If you're hauling pet crates, few vehicles do so better than a crossover. While there's plenty of room in the wayback if you're inclined to fence it off and let your friends roam, there's also plenty of room in the second row if you want to keep your friends close and your stuff tucked away. The Outback clocks a pedestrian 21.3 combined miles per gallon, but its 256-horsepower will keep your pets from weighing down its performance. The Outback's all-wheel drive, meanwhile, makes it ideal for trucking pets through tough winter climates.
Passenger space:99.5 cubic feet plus 34.3 cubic feet of rear cargo
Need room for both your pets and family? The Escape seats five while offering enough room in the cargo area for pets, their food and their carriers. That cargo capacity expands to nearly 68 cubic feet when nobody else is around. The 3,500 pounds of towing capacity is nice and all, but kick-operated hands-free liftgate in back comes in handy when trying to wrangle a squirmy pooch or wrestle a bale-sized bag of food into the back.
Passenger space:132 cubic feet plus 12.3 cubic feet of rear cargo
A longtime favorite of the grocery-getting and soccer-shuttling classes, the RAV4 is a decent pick for pet owners as well. That 132 cubic feet of passenger space is the biggest on this list, but that minuscule cargo space is a bit misleading. That includes an optional, upright third row of seating. Drop that and the second row and the RAV4's cargo space swells to 73 cubic feet. The bad news, however, is that this RAV4 spurns a handy liftgate for a somewhat more cumbersome side-hinged cargo door. That's not so bad when you're loading in pets or malleable food bags, but it gets a little tough when you're trying to squeeze in a rigid carrier.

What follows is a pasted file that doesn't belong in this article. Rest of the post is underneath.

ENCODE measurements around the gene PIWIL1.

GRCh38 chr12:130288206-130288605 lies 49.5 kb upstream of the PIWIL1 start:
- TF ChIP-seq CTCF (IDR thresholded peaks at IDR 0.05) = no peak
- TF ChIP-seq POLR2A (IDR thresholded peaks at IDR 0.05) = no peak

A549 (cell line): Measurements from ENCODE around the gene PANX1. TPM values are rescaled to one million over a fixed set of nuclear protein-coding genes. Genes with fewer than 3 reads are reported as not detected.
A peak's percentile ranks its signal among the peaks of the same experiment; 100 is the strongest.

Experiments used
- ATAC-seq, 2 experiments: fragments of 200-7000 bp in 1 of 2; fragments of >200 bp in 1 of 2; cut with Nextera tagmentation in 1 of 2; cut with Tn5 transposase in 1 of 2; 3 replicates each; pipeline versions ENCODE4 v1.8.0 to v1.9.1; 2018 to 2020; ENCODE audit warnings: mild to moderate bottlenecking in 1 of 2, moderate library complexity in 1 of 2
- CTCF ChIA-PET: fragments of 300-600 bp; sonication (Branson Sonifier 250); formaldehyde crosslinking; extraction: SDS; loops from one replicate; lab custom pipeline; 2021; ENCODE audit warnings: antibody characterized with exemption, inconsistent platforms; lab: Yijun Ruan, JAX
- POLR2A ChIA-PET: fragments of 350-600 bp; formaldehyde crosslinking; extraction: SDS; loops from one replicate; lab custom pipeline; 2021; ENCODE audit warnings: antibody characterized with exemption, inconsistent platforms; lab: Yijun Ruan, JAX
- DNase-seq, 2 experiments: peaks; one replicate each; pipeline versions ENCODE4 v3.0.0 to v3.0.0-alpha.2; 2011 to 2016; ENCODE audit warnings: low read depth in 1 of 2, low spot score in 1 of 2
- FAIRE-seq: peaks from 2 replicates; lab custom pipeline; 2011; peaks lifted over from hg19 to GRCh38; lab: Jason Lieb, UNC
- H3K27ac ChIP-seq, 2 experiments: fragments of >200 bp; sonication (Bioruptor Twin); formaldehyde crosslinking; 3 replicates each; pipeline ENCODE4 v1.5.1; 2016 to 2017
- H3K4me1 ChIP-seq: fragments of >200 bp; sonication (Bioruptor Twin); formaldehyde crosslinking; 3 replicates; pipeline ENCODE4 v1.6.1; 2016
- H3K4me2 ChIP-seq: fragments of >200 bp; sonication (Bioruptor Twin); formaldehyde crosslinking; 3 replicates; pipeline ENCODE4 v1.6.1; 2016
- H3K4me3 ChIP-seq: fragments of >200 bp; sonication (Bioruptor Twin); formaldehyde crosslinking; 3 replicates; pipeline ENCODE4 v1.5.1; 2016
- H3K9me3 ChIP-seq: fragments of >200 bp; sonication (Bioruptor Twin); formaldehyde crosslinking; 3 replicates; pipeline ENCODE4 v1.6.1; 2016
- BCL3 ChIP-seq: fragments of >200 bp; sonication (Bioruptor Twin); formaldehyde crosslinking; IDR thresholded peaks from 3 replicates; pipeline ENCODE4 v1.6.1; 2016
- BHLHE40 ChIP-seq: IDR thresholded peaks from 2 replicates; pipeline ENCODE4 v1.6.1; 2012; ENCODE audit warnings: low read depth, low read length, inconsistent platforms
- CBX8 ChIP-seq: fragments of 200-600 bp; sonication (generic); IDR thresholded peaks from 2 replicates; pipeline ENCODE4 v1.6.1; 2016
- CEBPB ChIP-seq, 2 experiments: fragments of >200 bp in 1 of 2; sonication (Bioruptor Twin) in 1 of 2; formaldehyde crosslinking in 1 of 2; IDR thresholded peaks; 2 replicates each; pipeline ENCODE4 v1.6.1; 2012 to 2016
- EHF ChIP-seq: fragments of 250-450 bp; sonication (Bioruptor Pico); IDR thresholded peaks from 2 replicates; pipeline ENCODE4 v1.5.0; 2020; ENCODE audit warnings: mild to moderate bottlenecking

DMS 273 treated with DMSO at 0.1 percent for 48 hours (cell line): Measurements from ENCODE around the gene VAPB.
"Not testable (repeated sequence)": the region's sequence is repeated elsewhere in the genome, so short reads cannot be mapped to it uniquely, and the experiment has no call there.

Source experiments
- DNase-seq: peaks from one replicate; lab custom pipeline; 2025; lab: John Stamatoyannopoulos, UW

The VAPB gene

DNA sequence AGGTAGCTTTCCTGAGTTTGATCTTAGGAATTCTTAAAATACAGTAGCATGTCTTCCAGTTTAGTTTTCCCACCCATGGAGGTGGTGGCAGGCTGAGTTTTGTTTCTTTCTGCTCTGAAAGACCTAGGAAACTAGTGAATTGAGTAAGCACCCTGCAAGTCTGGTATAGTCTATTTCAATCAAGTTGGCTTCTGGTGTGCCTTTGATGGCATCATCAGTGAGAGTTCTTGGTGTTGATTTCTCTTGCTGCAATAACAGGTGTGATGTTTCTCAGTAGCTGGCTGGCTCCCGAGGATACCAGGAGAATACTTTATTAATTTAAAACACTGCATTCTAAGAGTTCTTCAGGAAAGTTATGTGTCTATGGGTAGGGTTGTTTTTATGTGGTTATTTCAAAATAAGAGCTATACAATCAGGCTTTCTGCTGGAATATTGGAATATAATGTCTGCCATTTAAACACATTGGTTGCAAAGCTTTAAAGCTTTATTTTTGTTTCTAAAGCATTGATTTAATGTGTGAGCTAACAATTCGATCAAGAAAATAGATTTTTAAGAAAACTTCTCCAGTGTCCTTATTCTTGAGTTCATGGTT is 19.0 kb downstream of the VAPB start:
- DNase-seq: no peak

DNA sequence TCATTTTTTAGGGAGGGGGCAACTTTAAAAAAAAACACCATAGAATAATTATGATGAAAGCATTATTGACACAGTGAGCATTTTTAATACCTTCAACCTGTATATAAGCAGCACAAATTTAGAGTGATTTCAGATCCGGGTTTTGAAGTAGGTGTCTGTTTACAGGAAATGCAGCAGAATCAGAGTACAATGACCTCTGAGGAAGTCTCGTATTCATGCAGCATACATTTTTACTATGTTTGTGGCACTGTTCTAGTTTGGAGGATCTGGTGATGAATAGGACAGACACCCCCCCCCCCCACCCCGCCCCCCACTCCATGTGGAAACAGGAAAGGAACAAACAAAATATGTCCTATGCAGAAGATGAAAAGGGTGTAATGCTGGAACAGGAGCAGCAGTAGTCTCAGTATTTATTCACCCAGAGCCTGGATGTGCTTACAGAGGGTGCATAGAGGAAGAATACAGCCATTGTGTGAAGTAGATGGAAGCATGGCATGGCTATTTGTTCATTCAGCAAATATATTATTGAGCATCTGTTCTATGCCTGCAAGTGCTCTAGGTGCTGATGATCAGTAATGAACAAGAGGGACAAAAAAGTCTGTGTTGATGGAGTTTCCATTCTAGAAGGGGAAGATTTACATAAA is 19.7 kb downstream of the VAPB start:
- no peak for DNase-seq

The fourth toyota on this list is the smallest in passenger space and trunk storage (12.3 cubic feet), but pet owners flock to it for one big reason: price. If you're a cat person or own an apartment-sized pup, its space and nearly 31 combined miles to the gallon are adequate without breaking the $20,000 barrier. Schaffels suggests "a canary in a cage" may be the Corolla's ideal pet passenger, but smaller creatures will find it comfortable enough for a cozy, rolling nap.
Passenger space:101 cubic feet plus 37.2 cubic feet of rear cargo
Yet another family crossover that translates well to pet owners, the CR-V's spacious interior gives everyone involved some room to rest. The 37.2 cubic feet in the back is ideal for pet carrying, while the 70 cubic feet that open up when the back seat is down is enough to support a dogwalking business.
Cargo space: 65.3 cubic feet
There are a whole lot of cab configurations to choose from when buying an F-150, so the passenger space can range from three to six people. The latter configuration allows pets and their stuff to stay inside without taking up a lot of space, but that cargo bed offers a lot of room for tied-down pet carriers and bulk-sized bags of kibble. If there was ever a vehicle that separated outdoor pets from their indoor brethren, the F-150 is it.-- Written by Jason Notte in Boston. >To contact the writer of this article, click here: Jason Notte. >To follow the writer on Twitter, go to http://twitter.com/notteham. >To submit a news tip, send an email to: firstname.lastname@example.org.